Wilder’s Selected Letters, however, show that her talents lay in more than description. Again, that’s something we could have gotten from the novels. The aging of the narrative voice, growing up in expression as the heroine grows up into an adult, is a sophisticated literary trick for Wilder to pull off in the Little House on the Prairie books. A sophisticated literary trick for any author, as far as that goes. Dickens demonstrates his effortless range when he does much the same thing in the early chapters of David Copperfield, just as James Joyce does in the beginning of Portrait of the Artist as a Young Man—pretty rarified company for a Missouri farm woman writing during the Depression of her childhood sixty years before.

But her letters show that she could address children, adult readers, and her business associates with the same simplicity of expression and clarity of meaning. Edited by the Wilder researcher William Anderson, Selected Letters includes some of the letters she received. "I enjoyed your books very much," a boy wrote her. "I liked the time when Charley got stung by the yellow jackets." The family had to install an oversized mailbox to hold all the letters she received, and Wilder thought it a duty to answer as many as she could.

Her exchanges with her editor—Ursula Nordstrom, nicknamed "Ursula Maelstrom," a legendary force in the New York literary world from 1940 to 1973—will fascinate anyone interested in the business of editing and publishing. So, too, will the occasional scraps of personal description, as when in 1944 she wryly admitted to an admirer that "I never smoked nor drank. … Do not paint my fingernails nor use rouge."

Her prairie stoicism—a mood and a morality nearly vanished even from the Western states—proves interesting, as well. "Though you are far away and speak a different language," she wrote in 1948 to a group of Japanese schoolchildren, "still the things worthwhile in life are the same for us all and the same as when I was a child so long ago. Things of real value do not change with the passing of years nor in going from one country to another. … It is always best to be honest and truthful; to make the most of what we have; to be happy with simple pleasures, to be cheerful in adversity and have courage in danger."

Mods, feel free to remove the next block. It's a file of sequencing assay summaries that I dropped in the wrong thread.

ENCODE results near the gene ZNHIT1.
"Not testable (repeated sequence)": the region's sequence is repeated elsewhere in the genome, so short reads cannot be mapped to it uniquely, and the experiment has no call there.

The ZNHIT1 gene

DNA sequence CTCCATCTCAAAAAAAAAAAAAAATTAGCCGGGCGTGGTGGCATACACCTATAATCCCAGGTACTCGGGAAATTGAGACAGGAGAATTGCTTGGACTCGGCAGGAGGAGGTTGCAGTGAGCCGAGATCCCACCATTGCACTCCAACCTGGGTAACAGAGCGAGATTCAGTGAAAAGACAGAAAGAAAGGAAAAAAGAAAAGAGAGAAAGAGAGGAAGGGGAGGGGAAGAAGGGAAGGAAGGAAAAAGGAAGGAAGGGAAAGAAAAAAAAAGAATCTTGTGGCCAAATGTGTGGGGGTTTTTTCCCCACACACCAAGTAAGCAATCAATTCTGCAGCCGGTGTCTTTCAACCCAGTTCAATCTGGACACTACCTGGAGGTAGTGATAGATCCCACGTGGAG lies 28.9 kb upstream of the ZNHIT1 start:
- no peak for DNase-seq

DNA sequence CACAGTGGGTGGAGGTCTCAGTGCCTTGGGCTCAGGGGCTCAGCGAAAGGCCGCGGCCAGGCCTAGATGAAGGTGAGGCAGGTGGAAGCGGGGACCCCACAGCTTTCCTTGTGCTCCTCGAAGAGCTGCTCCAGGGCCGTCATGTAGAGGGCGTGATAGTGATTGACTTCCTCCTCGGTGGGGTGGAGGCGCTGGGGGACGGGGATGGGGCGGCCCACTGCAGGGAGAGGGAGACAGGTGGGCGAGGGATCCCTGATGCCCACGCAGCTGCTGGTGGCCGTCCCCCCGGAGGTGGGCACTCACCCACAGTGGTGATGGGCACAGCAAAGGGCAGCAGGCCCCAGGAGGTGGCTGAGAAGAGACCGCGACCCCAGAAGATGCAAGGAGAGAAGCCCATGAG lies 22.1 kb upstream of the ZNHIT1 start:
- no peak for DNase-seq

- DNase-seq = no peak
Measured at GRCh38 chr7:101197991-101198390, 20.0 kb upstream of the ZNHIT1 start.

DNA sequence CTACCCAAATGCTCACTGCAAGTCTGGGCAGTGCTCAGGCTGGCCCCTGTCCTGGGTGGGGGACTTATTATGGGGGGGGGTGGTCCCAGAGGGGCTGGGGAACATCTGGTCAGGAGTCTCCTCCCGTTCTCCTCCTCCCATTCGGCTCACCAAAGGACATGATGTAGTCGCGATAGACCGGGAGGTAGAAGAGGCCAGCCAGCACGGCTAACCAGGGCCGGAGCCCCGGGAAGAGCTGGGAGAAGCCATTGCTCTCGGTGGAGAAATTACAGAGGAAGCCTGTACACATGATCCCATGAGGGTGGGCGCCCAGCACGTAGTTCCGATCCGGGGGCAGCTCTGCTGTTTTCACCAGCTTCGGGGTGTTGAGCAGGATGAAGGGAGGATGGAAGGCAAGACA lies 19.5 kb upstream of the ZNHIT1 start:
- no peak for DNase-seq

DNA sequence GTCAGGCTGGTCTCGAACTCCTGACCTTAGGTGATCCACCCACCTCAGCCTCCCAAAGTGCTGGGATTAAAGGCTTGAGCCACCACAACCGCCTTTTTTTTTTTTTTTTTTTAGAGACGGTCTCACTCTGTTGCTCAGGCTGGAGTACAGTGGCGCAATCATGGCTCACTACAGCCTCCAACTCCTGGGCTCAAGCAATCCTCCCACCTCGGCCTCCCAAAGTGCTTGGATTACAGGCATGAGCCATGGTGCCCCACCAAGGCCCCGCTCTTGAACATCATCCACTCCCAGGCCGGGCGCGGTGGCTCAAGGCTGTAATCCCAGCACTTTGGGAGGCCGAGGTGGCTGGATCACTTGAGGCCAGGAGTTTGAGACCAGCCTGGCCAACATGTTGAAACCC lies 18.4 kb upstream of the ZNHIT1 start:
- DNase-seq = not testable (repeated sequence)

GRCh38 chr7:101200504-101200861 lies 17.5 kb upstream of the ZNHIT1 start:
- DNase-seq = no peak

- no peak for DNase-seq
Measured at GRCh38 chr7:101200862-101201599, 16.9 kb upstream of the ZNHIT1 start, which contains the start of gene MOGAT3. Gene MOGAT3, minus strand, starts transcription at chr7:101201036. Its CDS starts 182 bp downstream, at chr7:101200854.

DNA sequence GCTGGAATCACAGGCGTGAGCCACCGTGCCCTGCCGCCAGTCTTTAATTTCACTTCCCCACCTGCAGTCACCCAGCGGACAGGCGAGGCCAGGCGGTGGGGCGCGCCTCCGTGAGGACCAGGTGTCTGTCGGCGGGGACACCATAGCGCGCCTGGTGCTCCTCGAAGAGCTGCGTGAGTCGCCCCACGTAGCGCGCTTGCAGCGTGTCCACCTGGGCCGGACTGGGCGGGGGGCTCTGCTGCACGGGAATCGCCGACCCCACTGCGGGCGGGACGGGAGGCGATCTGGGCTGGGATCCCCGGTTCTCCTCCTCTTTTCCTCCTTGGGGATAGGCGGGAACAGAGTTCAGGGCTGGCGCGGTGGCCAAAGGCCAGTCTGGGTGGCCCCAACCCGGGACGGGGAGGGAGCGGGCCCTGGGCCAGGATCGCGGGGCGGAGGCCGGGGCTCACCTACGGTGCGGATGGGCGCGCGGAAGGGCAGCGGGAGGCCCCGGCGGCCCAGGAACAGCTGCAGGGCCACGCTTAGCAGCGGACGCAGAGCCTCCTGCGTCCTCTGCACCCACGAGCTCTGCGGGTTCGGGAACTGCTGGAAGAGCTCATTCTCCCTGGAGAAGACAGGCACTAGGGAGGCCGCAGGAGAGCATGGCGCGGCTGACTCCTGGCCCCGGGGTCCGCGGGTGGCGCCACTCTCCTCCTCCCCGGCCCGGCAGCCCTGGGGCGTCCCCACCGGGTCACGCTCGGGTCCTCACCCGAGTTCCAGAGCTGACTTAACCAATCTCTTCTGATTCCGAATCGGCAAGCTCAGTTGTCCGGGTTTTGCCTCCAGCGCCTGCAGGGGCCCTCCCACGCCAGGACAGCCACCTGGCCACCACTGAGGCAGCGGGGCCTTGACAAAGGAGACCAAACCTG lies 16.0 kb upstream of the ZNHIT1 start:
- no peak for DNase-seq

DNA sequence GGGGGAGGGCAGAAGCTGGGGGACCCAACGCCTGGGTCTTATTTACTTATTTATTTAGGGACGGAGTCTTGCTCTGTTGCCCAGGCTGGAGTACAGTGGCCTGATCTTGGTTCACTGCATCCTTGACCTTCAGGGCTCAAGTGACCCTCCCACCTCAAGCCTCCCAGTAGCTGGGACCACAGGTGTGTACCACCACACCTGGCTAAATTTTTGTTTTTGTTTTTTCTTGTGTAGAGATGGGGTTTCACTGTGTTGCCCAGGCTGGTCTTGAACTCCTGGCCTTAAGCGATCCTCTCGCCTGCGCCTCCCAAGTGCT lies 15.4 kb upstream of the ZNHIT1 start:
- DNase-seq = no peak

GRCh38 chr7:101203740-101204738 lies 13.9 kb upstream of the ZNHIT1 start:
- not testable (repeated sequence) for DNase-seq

However much she always described that stoicism as an eternal truth—separating her thought from her daughter’s libertarianism—she worried that the conditions for its flourishing were disappearing from the American landscape. "It was easier," she wrote in old age, "and we were happier fighting all the difficulties and dangers of our pioneer life, than anyone is fighting the complicated system of life that has been thrust upon us now." Selected Letters includes a speech she gave to teachers and librarians in 1937. "I realized that I had seen and lived it all," she told her audience. "I represented a whole period of American History, … the history of the whole frontier."

Indeed, she noted, "I wanted the children now to understand what made America. It seemed to me that my childhood had been much richer … than that of children today." And in 1944—in the midst of the deprivations of the Second World War—she added, "Children today have so much that they have lost the power to truly enjoy anything. They are poor little rich children."

Selected Letters is the valedictory volume of Wilder’s work. "There no longer remains a well of her words left to print," the editor observes sadly in his introduction—a sentence, we might note, that Wilder herself probably wouldn’t have written. The metaphor is inexact (since wells can continue to exist after the water in them is gone) and "left" does the same work as "remain." That’s not to fault William Anderson. The sentence seems clear enough and does the work of conveying meaning reasonably well. It’s just to point out, once again, that Laura Ingalls Wilder’s kind of simple is hard. Harder than adamant. Tougher than steel.